In the fall of 2012, I began teaching a course focused on introducing students to the CFD application process at the University of Tennessee Space Institute and the Knoxville campus of UT via a remote video feed. Although I had used Gridgen for nearly my entire career, I wanted to expose the students to the latest grid generation technology, so I took this opportunity to teach myself how to use Pointwise as well.
Jan Batts at Pointwise worked with me to establish a Pointwise Teaching Partnership that allowed the use of 10 free licenses for my students. Carolyn Dear Woeber provided a PDF tutorial and example cases. The tutorial and example cases allowed me to quickly learn all of the basic steps for structured and unstructured mesh generation so that I could stay just ahead of the class. (I believe at least some of the students were fooled into thinking I was an expert Pointwise user.)
The students picked up the concepts of Pointwise very quickly, especially since they did not have a Gridgen mindset as I did. However, even with the Gridgen mindset, the Pointwise user interface proved to be very easy to master. Features such as easily picking entities graphically and masking entities sped up the process. Each student would find tricks and shortcuts that were shared with the other students and myself. By the end of the class all of the students were generating meshes on complex geometries with very little help from me. In fact, I often found that I was learning as much from the students as they were from me.
A collage of grids generated by UTSI students
I also chose to use an open source CFD code, the Stanford University Unstructured code (SU2), as the teaching tool for running applications. I was pleased to discover that Pointwise already had a capability to export the CAE data for SU2. This capability allowed a much more seamless process for the students so that I could focus on teaching the basics of CFD. Each of the students was required to complete a project. These included everything from rocket facilities to formula cars.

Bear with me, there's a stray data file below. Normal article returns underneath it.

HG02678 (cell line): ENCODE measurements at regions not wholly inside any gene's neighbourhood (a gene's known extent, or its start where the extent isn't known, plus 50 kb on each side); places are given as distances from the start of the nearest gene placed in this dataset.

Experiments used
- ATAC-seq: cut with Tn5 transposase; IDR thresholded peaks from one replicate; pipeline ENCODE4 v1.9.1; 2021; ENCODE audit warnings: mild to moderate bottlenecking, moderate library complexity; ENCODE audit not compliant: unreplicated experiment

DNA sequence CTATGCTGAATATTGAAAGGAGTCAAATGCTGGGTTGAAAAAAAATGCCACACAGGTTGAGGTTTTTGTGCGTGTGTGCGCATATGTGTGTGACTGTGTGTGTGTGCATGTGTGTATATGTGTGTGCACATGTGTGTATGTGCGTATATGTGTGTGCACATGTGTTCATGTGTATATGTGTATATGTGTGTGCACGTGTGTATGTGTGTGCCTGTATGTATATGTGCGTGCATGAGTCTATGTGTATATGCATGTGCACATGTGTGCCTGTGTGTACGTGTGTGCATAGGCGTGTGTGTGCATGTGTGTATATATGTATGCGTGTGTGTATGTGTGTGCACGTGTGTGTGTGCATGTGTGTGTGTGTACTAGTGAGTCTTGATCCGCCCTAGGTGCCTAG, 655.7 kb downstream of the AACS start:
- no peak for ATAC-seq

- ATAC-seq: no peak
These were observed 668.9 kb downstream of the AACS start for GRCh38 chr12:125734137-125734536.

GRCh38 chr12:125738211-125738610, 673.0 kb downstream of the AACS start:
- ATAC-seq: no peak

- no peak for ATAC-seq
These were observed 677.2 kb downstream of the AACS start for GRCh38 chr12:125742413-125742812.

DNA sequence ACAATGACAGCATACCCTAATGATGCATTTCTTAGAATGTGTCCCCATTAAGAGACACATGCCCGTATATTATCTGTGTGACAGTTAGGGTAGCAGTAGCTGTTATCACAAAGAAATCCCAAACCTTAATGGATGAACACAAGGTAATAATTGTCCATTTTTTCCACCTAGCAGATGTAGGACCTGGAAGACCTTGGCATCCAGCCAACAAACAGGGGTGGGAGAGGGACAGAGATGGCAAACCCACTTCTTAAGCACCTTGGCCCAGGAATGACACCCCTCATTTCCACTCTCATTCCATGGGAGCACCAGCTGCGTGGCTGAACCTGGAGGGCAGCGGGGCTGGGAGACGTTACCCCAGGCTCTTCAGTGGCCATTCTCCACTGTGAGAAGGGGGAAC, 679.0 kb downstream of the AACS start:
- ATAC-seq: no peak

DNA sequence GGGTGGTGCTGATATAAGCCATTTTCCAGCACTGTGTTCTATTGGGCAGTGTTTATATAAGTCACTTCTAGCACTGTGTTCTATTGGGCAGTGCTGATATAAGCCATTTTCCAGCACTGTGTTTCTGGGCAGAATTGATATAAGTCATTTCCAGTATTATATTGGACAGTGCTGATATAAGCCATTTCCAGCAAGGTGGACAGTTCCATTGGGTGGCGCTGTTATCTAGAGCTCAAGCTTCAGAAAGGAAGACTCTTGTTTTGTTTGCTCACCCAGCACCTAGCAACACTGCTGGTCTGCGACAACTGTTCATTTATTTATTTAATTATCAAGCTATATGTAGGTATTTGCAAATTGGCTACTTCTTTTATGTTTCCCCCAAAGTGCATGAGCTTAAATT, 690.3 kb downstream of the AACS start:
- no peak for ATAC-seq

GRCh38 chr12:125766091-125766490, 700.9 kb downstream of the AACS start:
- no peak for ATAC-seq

I chose my own project for the class that would be a complement to a local science, technology, engineering and mathematics (STEM) outreach program. The STEM program used a small wind tunnel that contained an airfoil and a smoke generation system. I was able to model the airfoil in the wind tunnel and create a Pointwise script, including a graphical interface, to change the airfoil angle of attack, viscous spacing, etc. and regenerate the grid with a click of a button. I was able to then run a number of these cases with SU2and present these results to a local high school calculus class as the students observed the smoke trails in the actual tunnel.
Needless to say the graduate students learned a lot about the CFD process, and maybe I was able to influence a few high school students to pursue CFD as part of their career. As a bonus, I am now using Pointwise exclusively for my day job!